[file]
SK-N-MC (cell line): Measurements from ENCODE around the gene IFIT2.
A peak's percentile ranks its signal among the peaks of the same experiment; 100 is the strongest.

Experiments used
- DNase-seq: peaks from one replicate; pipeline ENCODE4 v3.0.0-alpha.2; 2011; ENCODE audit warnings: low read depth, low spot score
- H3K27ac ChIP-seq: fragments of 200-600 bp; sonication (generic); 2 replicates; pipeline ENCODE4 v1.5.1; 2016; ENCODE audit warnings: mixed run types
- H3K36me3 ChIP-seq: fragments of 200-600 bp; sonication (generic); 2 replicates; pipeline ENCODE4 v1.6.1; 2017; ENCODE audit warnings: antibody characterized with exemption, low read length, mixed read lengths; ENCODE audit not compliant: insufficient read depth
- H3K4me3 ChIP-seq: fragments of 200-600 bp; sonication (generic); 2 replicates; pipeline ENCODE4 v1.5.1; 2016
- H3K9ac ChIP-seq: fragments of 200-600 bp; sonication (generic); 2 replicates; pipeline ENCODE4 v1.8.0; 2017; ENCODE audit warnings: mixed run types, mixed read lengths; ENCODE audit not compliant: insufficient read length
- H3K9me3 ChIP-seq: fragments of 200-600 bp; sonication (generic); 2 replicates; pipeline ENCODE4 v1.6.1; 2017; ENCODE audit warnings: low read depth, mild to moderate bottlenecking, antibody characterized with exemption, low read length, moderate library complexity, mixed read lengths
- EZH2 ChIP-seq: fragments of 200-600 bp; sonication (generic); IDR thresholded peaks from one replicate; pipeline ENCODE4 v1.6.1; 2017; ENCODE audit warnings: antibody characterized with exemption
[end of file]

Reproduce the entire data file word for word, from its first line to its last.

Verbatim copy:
SK-N-MC (cell line): Measurements from ENCODE around the gene IFIT2.
A peak's percentile ranks its signal among the peaks of the same experiment; 100 is the strongest.

Experiments used
- DNase-seq: peaks from one replicate; pipeline ENCODE4 v3.0.0-alpha.2; 2011; ENCODE audit warnings: low read depth, low spot score
- H3K27ac ChIP-seq: fragments of 200-600 bp; sonication (generic); 2 replicates; pipeline ENCODE4 v1.5.1; 2016; ENCODE audit warnings: mixed run types
- H3K36me3 ChIP-seq: fragments of 200-600 bp; sonication (generic); 2 replicates; pipeline ENCODE4 v1.6.1; 2017; ENCODE audit warnings: antibody characterized with exemption, low read length, mixed read lengths; ENCODE audit not compliant: insufficient read depth
- H3K4me3 ChIP-seq: fragments of 200-600 bp; sonication (generic); 2 replicates; pipeline ENCODE4 v1.5.1; 2016
- H3K9ac ChIP-seq: fragments of 200-600 bp; sonication (generic); 2 replicates; pipeline ENCODE4 v1.8.0; 2017; ENCODE audit warnings: mixed run types, mixed read lengths; ENCODE audit not compliant: insufficient read length
- H3K9me3 ChIP-seq: fragments of 200-600 bp; sonication (generic); 2 replicates; pipeline ENCODE4 v1.6.1; 2017; ENCODE audit warnings: low read depth, mild to moderate bottlenecking, antibody characterized with exemption, low read length, moderate library complexity, mixed read lengths
- EZH2 ChIP-seq: fragments of 200-600 bp; sonication (generic); IDR thresholded peaks from one replicate; pipeline ENCODE4 v1.6.1; 2017; ENCODE audit warnings: antibody characterized with exemption